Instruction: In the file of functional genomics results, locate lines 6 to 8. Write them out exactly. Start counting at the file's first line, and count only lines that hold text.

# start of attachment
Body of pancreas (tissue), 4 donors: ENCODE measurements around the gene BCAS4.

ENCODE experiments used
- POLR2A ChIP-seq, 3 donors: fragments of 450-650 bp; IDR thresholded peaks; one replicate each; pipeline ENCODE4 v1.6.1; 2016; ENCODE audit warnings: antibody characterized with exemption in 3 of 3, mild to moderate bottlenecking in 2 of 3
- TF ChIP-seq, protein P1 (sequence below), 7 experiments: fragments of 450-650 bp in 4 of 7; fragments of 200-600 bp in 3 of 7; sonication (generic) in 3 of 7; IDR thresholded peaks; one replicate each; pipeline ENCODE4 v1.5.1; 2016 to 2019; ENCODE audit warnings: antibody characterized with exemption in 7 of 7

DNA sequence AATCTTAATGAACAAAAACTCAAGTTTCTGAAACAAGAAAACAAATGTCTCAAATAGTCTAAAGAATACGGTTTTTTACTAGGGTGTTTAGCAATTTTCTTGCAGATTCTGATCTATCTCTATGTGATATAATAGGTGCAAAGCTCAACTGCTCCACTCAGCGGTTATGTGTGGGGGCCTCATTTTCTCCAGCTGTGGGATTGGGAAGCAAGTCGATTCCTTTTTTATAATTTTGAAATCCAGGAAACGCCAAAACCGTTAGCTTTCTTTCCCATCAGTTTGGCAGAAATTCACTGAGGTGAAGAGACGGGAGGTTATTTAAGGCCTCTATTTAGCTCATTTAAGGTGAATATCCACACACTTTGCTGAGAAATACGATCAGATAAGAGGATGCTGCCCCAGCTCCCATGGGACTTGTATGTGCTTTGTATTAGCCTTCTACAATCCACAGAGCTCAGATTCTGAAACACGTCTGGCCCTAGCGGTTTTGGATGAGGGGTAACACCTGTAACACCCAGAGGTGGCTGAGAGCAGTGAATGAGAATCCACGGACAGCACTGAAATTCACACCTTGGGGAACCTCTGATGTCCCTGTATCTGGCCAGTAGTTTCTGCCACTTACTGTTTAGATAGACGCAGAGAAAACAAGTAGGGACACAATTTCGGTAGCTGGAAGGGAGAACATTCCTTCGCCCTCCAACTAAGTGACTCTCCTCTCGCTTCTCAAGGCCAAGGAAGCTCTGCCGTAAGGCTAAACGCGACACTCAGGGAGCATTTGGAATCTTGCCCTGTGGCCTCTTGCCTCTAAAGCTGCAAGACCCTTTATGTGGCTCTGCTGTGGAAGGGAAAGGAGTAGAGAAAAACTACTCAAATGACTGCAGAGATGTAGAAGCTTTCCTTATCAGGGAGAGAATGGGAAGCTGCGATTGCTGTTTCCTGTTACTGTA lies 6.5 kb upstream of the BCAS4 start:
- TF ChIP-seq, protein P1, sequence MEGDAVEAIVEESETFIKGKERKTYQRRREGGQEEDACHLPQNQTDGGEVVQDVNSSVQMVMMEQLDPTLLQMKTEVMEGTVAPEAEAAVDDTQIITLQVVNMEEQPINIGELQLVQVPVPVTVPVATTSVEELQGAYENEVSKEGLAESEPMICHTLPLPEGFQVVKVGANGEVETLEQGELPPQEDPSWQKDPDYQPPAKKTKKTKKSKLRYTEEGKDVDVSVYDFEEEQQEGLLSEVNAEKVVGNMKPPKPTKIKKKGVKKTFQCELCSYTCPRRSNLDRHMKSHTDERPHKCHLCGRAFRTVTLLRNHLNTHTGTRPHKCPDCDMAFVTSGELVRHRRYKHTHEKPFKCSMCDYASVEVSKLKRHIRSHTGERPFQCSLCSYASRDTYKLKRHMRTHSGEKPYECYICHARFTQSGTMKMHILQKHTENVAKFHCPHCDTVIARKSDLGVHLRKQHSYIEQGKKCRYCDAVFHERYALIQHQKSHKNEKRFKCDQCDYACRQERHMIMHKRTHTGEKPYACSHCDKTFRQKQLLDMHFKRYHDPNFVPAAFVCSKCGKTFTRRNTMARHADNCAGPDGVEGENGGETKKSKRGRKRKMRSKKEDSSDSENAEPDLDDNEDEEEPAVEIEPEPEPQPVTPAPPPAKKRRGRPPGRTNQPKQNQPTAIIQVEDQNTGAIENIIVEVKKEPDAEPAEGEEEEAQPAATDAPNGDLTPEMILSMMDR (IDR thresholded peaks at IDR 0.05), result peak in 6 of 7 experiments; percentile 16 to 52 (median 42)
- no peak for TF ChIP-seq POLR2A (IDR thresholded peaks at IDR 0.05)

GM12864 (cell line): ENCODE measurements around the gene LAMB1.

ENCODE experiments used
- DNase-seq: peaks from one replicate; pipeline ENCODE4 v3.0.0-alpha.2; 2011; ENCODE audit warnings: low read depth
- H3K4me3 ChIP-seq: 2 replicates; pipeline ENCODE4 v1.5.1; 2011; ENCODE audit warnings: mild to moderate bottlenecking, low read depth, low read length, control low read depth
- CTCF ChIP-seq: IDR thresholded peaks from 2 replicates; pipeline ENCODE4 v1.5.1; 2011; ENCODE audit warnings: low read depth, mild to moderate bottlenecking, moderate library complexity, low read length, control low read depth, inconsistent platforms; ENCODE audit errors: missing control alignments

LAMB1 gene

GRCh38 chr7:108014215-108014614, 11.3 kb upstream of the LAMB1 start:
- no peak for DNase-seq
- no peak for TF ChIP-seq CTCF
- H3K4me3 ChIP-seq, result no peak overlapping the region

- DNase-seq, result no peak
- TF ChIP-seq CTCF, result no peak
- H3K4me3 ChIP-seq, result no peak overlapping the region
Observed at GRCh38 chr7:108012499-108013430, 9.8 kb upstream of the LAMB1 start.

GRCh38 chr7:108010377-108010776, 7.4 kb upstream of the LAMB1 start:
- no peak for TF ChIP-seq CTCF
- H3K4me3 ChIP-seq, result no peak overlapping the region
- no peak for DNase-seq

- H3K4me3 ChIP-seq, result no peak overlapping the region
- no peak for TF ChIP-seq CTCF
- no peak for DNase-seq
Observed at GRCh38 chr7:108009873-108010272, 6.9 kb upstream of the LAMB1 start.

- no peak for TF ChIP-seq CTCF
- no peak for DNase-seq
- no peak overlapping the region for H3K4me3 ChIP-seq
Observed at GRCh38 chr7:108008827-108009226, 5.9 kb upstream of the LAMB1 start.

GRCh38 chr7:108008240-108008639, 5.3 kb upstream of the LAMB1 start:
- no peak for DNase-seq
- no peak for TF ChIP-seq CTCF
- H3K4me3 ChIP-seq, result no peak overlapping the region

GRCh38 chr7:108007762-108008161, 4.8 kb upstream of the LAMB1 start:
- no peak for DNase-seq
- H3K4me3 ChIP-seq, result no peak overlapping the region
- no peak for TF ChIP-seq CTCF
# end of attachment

- TF ChIP-seq, protein P1, sequence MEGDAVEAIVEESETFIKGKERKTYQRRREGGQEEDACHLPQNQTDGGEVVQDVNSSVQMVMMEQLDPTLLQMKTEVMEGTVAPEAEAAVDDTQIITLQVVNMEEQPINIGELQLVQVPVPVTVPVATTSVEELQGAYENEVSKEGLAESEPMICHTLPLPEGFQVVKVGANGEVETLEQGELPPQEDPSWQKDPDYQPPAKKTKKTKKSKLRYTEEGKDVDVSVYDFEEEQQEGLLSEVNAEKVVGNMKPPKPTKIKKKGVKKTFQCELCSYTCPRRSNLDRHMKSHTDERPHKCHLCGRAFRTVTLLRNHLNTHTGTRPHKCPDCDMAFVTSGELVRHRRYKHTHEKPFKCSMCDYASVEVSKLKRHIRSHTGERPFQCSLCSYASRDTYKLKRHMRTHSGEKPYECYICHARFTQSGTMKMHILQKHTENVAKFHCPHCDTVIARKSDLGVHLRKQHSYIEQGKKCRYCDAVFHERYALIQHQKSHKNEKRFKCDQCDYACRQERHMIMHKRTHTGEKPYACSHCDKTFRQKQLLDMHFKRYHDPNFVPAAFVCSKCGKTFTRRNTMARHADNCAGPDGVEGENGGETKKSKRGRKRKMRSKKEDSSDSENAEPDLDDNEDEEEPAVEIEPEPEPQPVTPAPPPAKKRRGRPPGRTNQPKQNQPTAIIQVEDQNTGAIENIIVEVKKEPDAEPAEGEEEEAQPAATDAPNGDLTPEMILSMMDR (IDR thresholded peaks at IDR 0.05), result peak in 6 of 7 experiments; percentile 16 to 52 (median 42)
- no peak for TF ChIP-seq POLR2A (IDR thresholded peaks at IDR 0.05)

GM12864 (cell line): ENCODE measurements around the gene LAMB1.